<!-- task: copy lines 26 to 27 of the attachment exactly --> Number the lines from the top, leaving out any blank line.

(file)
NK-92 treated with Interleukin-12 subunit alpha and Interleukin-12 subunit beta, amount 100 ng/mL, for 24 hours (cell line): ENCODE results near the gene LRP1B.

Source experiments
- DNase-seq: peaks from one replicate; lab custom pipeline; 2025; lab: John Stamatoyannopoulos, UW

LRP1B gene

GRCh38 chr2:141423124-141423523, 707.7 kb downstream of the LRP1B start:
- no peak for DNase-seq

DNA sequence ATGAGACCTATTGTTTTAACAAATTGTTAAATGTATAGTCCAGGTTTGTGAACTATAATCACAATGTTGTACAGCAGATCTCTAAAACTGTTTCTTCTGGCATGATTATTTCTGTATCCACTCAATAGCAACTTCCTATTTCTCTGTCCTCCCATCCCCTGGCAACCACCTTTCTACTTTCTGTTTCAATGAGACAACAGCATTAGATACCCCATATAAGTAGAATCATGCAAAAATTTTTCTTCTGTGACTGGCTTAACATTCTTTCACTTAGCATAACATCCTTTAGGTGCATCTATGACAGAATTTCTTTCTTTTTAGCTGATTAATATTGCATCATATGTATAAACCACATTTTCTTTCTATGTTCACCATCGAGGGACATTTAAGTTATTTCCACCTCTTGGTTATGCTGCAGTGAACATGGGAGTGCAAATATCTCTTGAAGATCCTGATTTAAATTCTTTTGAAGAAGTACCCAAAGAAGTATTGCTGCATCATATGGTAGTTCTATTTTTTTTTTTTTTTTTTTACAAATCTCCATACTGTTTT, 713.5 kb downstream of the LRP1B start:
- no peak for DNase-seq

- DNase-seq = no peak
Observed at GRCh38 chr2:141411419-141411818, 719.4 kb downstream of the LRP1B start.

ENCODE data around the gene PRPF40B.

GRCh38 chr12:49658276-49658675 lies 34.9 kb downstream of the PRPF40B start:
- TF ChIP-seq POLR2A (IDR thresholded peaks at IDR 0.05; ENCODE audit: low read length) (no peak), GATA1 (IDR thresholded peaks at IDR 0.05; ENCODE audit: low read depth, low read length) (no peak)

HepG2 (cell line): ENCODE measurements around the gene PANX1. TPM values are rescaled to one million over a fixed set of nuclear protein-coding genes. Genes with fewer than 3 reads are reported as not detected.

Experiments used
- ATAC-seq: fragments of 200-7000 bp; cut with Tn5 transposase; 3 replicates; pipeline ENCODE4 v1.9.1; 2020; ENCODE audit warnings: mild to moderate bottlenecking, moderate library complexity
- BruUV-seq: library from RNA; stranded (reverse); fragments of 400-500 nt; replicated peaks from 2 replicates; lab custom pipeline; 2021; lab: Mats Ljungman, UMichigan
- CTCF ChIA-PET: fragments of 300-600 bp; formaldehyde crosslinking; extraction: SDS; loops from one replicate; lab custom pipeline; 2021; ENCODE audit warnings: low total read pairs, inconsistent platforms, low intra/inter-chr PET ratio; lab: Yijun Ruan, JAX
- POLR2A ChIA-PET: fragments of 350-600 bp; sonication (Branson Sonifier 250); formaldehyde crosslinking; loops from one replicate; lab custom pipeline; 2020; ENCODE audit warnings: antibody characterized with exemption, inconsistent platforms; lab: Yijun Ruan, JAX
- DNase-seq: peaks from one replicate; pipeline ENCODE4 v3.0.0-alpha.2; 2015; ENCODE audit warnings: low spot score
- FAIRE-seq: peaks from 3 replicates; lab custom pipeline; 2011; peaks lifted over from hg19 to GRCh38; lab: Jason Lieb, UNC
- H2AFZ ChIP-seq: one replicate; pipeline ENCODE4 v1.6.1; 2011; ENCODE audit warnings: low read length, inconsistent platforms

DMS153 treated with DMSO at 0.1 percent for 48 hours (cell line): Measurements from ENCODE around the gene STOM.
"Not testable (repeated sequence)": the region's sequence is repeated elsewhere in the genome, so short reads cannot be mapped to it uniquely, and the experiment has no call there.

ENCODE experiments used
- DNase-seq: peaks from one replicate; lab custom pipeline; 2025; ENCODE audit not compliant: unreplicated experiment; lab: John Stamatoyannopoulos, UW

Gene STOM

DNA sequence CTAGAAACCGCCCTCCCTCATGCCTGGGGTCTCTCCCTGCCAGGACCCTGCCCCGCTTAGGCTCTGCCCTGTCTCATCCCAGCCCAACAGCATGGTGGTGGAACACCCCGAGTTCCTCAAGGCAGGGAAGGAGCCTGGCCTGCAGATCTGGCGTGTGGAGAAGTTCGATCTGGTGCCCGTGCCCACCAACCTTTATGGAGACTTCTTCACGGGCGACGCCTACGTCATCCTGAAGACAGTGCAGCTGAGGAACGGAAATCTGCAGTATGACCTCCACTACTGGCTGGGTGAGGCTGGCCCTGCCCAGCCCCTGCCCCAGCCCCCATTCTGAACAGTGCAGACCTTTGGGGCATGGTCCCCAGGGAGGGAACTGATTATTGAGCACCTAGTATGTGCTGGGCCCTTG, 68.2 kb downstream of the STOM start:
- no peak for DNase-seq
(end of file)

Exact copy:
- DNase-seq: peaks from one replicate; lab custom pipeline; 2025; ENCODE audit not compliant: unreplicated experiment; lab: John Stamatoyannopoulos, UW

Gene STOM